Review by Stuart O'Connor
Stars Fiona Dourif, Danielle Bisutti, A Martinez, Brennan Elliott, Maitland McConnell, Chantal Quesnelle, Summer Howell
And the voice of Brad Dourif
Written by Don Mancini
Certification UK 18 | US R
Runtime 97 minutes
Directed by Don Mancini
He's now 25 years old, but Chucky has aged pretty well. OK, he's got the odd scar or two to show for his years of terror – but hey, who hasn't? You play with knives, you're gonna get cut. Introduced in Child's Play in 1988, Chucky is now appearing in his sixth film – and he's just as nasty, as evil and as sweary as ever ... and once again he's out for blood.
Curse of Chucky takes place a few years after Child’s Play 3 (ignoring the events of Bride of Chucky and Seed of Chucky), and opens with wheelchair-bound Nica (Dourif, daughter of Chucky voice Brad) taking delivery of a parcel. It's a Good Guy doll, but she has no idea who sent it. Later that night, her mother dies under mysterious circumstances. She's soon visited by sister Barb (Bisutti), brother-in-law Ian (Elliot), neice Alice (Howell) and Alice's hot nanny, Jill (McConnell). Alice starts to become attached to Chucky – even seemingly conduction two-way conversations with the doll – but Nica starts to get unsettled and thinks there may be more to the Good Guy than meets the eye. When strange things start to happen, it appears that Nica may be right.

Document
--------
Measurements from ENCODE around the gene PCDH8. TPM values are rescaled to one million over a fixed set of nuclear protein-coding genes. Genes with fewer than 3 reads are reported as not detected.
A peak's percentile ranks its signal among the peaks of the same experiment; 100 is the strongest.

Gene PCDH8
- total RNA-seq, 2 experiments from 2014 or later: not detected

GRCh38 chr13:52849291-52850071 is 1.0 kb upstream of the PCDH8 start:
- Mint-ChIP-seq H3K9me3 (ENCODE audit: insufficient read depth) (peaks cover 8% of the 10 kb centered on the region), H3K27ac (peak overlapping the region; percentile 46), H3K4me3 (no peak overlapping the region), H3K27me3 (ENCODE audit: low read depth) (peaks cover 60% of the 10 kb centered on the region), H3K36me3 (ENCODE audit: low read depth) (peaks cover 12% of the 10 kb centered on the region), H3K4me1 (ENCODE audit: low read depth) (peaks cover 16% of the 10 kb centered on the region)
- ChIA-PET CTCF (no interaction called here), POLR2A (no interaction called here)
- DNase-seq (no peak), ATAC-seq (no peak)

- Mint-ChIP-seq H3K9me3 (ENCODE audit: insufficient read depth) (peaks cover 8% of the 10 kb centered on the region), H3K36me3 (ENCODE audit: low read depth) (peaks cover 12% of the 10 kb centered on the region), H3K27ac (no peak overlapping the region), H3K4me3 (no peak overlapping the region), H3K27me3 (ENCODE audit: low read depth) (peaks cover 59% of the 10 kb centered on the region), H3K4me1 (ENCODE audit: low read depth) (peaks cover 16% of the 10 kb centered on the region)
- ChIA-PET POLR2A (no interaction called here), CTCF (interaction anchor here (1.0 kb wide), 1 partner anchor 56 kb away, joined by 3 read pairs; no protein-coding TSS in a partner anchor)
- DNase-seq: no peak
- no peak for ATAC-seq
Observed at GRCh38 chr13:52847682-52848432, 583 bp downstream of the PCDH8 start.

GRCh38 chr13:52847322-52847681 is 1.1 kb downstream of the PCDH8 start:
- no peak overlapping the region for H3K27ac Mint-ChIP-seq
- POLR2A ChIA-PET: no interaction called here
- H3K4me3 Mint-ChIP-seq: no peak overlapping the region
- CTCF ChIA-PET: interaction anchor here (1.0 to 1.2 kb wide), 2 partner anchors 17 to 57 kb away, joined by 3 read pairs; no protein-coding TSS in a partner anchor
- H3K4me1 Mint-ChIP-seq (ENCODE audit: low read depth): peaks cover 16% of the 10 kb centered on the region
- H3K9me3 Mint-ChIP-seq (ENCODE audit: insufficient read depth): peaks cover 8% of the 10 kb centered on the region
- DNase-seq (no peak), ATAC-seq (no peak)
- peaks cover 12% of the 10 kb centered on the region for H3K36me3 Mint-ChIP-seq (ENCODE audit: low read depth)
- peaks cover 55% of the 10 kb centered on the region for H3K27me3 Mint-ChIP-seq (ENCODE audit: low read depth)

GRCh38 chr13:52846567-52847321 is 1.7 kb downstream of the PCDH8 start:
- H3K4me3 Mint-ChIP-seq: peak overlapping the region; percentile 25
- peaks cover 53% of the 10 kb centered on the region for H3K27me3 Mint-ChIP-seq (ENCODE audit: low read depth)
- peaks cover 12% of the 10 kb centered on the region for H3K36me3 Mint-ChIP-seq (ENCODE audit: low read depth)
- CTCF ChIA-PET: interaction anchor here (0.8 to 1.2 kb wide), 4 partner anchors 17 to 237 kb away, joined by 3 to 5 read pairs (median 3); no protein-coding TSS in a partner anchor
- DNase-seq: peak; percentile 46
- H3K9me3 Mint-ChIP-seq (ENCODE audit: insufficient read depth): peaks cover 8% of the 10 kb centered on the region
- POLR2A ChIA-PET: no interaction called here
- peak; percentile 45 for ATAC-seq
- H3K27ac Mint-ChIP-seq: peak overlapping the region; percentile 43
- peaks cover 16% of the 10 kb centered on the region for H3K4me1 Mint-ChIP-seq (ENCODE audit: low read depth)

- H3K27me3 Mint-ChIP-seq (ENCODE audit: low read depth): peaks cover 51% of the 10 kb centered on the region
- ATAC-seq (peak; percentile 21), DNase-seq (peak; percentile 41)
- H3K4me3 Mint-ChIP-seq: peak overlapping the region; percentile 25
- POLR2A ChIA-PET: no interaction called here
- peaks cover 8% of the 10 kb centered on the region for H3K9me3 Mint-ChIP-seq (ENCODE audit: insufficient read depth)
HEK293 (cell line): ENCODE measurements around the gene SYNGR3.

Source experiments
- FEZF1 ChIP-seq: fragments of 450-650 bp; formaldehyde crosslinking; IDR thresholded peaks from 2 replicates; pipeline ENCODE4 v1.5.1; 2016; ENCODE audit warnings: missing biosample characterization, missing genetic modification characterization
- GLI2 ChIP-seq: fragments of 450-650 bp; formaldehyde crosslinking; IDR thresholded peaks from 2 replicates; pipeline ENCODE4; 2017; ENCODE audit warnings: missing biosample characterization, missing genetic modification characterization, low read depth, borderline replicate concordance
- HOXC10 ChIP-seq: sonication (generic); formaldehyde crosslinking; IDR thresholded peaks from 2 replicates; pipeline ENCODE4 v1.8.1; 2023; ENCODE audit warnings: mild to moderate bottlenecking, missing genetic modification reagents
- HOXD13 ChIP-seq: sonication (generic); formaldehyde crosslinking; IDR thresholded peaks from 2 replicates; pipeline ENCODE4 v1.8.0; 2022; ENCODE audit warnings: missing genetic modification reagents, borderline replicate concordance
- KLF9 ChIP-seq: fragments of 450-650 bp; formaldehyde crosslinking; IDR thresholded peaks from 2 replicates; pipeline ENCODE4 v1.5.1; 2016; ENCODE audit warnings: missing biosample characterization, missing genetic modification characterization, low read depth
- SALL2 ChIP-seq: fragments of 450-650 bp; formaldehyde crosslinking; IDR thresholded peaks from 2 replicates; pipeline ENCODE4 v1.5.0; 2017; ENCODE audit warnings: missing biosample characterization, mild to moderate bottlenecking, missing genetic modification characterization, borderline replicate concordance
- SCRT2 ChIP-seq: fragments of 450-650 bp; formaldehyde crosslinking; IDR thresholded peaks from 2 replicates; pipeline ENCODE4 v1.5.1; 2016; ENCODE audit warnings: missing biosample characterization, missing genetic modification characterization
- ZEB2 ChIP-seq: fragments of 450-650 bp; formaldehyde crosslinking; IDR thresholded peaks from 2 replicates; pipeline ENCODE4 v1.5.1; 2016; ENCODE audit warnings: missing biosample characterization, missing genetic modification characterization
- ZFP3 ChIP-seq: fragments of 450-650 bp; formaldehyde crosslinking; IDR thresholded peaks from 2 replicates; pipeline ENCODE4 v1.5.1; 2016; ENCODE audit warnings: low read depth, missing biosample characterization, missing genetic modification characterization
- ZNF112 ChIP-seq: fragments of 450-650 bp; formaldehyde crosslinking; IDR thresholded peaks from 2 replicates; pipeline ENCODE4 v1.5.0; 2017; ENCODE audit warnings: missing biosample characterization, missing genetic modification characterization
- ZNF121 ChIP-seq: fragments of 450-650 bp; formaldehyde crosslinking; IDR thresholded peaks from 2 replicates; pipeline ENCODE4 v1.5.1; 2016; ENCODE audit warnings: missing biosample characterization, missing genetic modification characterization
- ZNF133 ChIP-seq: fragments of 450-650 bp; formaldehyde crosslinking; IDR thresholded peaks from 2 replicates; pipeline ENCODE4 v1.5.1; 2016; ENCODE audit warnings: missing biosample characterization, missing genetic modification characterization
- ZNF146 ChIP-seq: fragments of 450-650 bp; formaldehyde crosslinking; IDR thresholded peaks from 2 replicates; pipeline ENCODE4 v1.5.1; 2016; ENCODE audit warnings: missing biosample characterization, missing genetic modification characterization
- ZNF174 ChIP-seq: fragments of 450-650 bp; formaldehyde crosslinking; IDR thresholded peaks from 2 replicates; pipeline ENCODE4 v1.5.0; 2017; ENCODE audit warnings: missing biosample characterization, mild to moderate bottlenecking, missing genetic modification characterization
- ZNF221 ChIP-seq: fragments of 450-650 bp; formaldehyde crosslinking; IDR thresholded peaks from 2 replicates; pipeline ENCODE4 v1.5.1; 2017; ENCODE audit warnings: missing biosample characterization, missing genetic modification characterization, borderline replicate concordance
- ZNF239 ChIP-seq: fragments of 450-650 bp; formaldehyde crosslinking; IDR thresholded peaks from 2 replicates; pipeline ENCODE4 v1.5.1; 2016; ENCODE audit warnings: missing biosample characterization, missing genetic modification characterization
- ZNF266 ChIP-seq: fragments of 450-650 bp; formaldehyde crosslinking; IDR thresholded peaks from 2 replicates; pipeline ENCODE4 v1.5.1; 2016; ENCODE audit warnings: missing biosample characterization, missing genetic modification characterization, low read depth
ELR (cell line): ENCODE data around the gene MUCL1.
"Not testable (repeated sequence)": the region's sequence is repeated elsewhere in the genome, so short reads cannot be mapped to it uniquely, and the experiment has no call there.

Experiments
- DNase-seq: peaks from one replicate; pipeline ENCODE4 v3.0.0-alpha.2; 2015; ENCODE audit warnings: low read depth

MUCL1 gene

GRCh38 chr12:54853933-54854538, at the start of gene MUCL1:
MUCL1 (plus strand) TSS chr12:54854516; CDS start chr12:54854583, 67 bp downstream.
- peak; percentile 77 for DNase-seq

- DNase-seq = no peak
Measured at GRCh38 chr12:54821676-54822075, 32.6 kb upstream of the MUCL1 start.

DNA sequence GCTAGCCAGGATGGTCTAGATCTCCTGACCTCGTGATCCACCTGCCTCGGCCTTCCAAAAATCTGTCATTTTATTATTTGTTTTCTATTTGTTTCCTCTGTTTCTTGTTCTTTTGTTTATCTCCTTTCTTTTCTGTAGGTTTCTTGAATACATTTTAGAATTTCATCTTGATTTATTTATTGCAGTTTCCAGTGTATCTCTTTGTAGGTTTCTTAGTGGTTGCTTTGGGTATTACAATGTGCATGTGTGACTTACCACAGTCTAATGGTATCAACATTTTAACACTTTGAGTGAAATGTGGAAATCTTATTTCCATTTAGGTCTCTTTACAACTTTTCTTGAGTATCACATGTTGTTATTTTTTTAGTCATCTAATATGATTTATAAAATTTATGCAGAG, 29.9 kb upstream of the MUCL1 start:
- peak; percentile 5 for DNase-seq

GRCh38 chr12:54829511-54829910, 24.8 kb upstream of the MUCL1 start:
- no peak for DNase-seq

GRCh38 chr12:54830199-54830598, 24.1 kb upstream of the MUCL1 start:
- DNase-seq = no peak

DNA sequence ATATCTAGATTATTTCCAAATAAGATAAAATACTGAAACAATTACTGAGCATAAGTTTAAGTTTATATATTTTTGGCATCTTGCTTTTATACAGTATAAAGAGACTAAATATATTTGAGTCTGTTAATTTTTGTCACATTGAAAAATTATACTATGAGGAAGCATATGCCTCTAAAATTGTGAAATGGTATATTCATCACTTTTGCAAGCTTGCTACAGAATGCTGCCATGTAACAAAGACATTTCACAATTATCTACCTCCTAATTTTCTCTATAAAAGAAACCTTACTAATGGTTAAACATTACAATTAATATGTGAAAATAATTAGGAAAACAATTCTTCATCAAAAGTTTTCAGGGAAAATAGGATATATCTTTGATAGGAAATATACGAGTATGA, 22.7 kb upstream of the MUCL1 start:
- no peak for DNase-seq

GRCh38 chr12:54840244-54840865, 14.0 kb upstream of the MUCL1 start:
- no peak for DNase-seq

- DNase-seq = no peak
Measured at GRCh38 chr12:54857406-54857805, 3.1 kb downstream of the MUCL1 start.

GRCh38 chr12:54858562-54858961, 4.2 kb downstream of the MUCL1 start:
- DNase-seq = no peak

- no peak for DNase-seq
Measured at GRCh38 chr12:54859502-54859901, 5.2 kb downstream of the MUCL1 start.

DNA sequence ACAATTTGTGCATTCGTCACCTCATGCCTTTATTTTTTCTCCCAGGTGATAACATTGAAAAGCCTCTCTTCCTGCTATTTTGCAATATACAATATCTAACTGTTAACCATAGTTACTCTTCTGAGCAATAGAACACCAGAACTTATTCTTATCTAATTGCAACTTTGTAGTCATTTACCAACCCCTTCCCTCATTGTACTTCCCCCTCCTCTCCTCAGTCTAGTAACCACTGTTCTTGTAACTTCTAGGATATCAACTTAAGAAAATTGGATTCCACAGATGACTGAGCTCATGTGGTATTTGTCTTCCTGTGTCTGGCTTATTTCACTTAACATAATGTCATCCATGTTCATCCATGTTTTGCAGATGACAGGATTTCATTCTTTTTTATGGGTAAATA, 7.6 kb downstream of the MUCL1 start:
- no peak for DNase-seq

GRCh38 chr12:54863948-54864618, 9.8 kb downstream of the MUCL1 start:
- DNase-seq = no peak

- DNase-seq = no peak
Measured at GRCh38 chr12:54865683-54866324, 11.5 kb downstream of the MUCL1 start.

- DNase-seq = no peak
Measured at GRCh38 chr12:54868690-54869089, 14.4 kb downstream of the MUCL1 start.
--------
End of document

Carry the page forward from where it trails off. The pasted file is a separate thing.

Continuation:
The beauty of the Chucky films is that the audience is in on the joke from the very start. As soon as the Good Guy doll turns up, you just KNOW what's going to happen – and it's going to be messy. On that front, Curse of Chucky does not disappoint. It's set in the one location, a big, rambling house in the middle of nowhere (as so many horror films tend to be) and blood flows and body parts get detatched from their owners. It's Chucky creator Mancini's second time behind the camera on this series – he's written all six films, but has only directed the previous entry, Seed – and he's a dab hand at the directing duties, building the atmosphere and tension nicely, as well as making great use of the location, the camera and the talented cast. He cleverly balances the comedy (of which there is a lot) with the scares ... and yes, there are plenty of those too.
Speaking of the cast, the lovely Dourif is quite a find. She very quickly develops Nica as a sypmpathetic yet strong-willed character, one the audience can easily identify with and root for. The supports are all strong too, particularly young Howell as Alice, and there is an especially delicious twist involving the gorgeous nanny. There are plenty of nods to the previous films, and loads of delicious surprises. The killer doll is certianly not an overcrowded sub-section of the horror genre, and it would be a shame to this being the final outing for Chucky. But if it is, he sure goes out with a bang.